Regarding the vibration spectrum on page 12 of the February 2016 issue of Pumps & Systems ("Using Pump Efficiency Monitoring to Make Faster Decisions," Figure 1, see image below and read the whole article here), your question of what the spectrum is showing needs more information to enable an accurate answer:
- Where is the sensor located?
- What kind of pump?
- What is the orientation of the sensor? X, Y or Z axis?
- Is the data averaged, peak hold or instantaneous?
- Is the pump speed constant or changing?
- Is the flow steady or changing?
- How many vanes are on the impeller?
- Are the units root mean square, peak or other?
- What is the power required by the pump?
- Is this a Category I or II pump per International Standards Organization (ISO) 10816-7?
Making some assumptions about the data, an unbalance problem appears to be present. It is not misalignment or cavitation. However, if you look at the spectrum, there is a slight peak just above one time per revolution at maybe 70 hertz (Hz). This could be resonance. If so, the running speed is less than 20 percent away from this natural frequency, and the response could be amplified by this resonance. While unbalance is indicated, it may be a resonance problem, and balancing is not, in my opinion, a permanent fix.
Assuming this is a small pump, judging by the operating speed, the amplitude is probably acceptable per ISO 10816-7. The overall level of vibration is probably less than 0.098 in/s-RMS, which is the Zone A/B boundary for new machines. But if the small peak at 70 Hz is a resonance, then all bets are off. If I were the end user, I would not be happy with a resonance less than 20 percent above running speed. As the machine wears, the resonance will drop in frequency, potentially to the point where the running speed will sit right on the natural frequency. With the low amount of damping present in the spectrum, this would create amplitudes well in excess of the ISO 10816-7 limit.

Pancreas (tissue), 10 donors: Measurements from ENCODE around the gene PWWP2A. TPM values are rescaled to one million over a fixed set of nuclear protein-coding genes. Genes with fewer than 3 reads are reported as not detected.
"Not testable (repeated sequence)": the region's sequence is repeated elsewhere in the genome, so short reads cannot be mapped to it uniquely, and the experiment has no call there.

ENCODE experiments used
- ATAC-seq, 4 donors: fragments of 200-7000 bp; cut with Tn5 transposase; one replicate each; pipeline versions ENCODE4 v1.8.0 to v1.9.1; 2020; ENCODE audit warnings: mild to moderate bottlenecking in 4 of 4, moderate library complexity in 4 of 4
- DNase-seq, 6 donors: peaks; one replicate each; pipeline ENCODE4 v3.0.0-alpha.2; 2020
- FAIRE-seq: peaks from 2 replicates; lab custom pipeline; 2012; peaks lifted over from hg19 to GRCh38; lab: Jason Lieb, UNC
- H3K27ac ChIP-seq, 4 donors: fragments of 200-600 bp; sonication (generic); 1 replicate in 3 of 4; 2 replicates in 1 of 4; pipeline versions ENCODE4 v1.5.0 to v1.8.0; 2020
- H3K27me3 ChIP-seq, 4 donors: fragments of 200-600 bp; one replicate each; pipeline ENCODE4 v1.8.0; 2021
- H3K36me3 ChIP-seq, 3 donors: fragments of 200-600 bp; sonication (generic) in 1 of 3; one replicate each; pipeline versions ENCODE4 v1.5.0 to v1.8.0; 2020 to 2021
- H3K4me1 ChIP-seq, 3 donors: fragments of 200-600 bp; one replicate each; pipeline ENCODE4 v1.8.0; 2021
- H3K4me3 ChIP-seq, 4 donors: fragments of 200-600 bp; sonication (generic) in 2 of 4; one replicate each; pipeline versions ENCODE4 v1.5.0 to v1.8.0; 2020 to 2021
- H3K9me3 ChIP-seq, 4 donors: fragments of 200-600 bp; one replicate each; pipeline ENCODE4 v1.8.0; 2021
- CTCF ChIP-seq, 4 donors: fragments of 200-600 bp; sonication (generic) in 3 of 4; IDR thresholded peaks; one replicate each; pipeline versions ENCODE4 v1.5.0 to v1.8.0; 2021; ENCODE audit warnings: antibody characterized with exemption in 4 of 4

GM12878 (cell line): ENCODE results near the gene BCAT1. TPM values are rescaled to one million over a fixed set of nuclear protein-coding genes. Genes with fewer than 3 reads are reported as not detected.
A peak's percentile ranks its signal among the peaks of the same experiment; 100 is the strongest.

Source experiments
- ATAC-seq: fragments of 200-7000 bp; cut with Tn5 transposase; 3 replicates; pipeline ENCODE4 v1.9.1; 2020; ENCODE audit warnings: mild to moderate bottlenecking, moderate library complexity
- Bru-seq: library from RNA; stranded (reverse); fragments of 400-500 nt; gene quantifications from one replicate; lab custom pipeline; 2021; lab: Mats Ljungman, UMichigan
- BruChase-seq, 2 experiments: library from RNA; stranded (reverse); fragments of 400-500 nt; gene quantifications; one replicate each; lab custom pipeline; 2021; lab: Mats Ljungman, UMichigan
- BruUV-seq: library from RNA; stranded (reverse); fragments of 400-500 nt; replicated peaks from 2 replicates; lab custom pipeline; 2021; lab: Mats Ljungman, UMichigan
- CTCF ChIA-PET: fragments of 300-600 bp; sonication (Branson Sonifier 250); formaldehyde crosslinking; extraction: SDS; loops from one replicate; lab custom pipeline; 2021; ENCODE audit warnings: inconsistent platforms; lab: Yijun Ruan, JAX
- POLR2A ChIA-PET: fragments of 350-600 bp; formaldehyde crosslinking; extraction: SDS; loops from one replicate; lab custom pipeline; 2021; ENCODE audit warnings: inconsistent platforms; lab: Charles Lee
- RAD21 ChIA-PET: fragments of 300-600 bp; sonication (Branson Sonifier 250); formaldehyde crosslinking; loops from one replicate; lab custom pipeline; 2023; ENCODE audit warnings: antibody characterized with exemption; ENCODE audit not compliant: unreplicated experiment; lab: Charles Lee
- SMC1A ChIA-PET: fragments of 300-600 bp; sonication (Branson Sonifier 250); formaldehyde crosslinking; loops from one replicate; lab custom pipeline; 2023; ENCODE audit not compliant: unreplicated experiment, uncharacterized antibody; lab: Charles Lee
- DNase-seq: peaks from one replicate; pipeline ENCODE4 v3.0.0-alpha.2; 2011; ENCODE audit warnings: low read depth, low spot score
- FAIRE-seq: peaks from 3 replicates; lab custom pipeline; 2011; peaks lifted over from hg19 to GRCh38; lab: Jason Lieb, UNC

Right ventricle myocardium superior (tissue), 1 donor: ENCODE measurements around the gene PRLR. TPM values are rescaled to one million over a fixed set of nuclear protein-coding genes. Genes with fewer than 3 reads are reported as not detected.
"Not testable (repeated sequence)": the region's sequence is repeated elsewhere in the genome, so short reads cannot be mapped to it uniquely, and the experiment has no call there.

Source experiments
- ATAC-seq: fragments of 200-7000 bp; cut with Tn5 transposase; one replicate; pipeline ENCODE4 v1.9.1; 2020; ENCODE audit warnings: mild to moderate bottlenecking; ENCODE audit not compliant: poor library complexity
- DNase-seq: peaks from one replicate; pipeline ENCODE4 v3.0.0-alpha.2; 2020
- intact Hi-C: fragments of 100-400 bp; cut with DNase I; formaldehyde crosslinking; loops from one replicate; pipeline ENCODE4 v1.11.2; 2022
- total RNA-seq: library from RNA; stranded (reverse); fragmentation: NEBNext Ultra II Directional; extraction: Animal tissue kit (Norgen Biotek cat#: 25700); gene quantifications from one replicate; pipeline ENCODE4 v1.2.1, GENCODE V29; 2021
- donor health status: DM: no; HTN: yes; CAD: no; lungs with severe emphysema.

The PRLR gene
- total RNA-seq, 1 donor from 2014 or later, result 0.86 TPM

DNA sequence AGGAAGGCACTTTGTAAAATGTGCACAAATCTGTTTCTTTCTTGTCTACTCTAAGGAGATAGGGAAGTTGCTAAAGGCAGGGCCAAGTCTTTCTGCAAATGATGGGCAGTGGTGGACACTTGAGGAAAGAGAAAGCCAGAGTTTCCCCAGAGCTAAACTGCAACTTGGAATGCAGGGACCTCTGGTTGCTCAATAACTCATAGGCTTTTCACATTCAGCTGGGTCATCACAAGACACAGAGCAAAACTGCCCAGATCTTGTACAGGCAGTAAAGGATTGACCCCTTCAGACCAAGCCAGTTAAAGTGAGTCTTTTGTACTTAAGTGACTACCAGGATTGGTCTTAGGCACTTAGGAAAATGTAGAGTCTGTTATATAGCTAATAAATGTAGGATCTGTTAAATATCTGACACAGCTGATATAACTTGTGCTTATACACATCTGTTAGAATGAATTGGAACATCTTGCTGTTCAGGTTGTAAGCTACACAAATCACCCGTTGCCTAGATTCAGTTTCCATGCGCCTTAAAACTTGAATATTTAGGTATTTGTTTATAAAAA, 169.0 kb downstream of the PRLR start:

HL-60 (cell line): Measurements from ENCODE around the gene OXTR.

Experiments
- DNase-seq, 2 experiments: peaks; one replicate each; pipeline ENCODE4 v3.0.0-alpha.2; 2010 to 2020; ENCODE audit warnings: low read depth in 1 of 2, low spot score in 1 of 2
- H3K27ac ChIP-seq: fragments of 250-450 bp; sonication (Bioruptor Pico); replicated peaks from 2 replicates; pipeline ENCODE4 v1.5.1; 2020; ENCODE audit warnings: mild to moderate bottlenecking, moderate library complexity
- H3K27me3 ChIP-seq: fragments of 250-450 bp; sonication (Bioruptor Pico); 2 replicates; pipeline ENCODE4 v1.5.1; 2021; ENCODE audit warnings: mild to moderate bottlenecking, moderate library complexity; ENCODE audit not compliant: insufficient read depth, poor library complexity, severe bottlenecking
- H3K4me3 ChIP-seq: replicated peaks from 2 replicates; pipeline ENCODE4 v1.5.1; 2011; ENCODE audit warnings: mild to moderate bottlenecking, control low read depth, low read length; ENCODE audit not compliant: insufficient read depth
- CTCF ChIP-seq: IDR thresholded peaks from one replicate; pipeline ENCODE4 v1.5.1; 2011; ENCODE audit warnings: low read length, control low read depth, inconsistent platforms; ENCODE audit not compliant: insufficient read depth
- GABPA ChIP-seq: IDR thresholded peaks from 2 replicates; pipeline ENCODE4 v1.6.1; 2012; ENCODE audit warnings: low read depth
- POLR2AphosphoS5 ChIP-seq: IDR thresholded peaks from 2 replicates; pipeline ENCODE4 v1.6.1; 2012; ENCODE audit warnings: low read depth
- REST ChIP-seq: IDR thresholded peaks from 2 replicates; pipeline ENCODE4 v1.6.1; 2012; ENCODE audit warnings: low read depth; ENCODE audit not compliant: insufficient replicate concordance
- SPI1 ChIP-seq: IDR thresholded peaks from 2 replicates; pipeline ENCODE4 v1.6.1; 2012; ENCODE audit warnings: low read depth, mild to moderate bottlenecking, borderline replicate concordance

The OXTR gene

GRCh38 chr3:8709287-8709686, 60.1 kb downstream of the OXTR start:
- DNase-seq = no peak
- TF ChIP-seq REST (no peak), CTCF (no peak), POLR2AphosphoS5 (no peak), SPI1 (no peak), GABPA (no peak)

—Reader from California
Let me start with your ending notes first: very observant! The small peak just past the 1X is a potential problem. With wear and lowered stiffness of the system over time, the 70 Hz peak may creep right onto the 60 Hz resonance. Frequent or even continual monitoring would be important. The values are still small, and the unit is small, judging from data shown on the performance curve above the spectral plot. Unbalance (1X) is small, but the proximity to the possible critical frequency may lead to issues—though it is hard to predict how soon. While immediate pump pull and fix is not necessary, monitoring is.
Regarding your other points, the location of the sensor is relevant, but they are most often on bearing housings. The type of pump would not make much difference, although if it is vertical, then any unbalance would be a serious issue. Impeller wear way below the soleplate is not often detectable by the analyzers at the top of the structure (motor area), and vertical turbine vibrations are not easily detectable by the vibration instruments at the top.
Your point on sensor location has another important aspect. If the signal comes from the axial direction, then the angular misalignment may be an issue, which is often shown not as a 2X but a 1X component. In such cases, having another sensor direction is important. If it is at the offset direction (parallel of vertical, for example) and shows 2X (twice running speed), then misalignment is likely (presence of 1X and 2X).
The pump speed is constant in this case, but the cloud of higher head data is an indication of the second pump joining in at some time, with two of them now generating higher head, but at a flow only slightly higher—a typical situation with two pumps running in parallel.
Vibration data are at RMS, as shown at the vertical axis. The pump is small, and vibrations are well within the limits, as you noted. Interestingly, the resonance concern was expressed in this particular case, which is why continual monitoring is planned.
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